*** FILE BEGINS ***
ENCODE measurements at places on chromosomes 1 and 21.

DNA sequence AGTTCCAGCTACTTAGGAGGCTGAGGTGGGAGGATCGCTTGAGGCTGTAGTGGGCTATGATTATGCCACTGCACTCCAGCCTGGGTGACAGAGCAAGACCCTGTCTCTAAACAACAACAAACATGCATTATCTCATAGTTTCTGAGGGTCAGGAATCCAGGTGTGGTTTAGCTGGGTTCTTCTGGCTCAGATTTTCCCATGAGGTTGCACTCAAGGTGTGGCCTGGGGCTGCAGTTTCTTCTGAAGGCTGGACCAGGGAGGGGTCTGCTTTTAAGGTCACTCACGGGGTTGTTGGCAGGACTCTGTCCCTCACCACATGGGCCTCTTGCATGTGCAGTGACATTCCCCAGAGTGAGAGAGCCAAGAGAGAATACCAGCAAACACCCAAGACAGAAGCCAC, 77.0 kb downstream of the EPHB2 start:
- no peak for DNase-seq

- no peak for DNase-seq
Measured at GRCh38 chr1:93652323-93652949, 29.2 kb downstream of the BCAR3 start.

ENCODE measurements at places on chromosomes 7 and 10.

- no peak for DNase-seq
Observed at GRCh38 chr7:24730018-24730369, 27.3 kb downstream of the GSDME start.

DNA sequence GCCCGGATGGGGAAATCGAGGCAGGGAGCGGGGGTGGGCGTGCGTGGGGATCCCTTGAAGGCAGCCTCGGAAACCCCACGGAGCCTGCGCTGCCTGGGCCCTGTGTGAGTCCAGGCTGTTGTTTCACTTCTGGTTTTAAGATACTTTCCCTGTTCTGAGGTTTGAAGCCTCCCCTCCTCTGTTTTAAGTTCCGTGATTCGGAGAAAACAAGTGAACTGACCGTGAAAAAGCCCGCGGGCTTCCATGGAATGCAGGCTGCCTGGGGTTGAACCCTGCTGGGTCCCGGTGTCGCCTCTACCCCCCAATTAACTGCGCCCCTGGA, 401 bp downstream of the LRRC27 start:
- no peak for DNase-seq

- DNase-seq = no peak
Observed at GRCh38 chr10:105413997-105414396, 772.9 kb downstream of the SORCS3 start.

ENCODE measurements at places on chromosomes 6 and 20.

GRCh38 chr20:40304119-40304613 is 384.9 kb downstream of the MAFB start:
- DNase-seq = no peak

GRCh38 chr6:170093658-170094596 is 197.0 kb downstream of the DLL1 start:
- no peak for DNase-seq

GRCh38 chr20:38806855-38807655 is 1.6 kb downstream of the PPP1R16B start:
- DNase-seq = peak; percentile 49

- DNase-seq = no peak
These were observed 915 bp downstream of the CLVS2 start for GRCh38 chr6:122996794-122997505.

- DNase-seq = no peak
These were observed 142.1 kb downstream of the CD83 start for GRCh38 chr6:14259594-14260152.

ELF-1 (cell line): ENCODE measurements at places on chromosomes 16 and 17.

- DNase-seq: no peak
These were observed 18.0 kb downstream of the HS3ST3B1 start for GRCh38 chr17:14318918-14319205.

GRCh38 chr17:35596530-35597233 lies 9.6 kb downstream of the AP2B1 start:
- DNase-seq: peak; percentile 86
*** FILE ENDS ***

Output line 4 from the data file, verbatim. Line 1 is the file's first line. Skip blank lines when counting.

- no peak for DNase-seq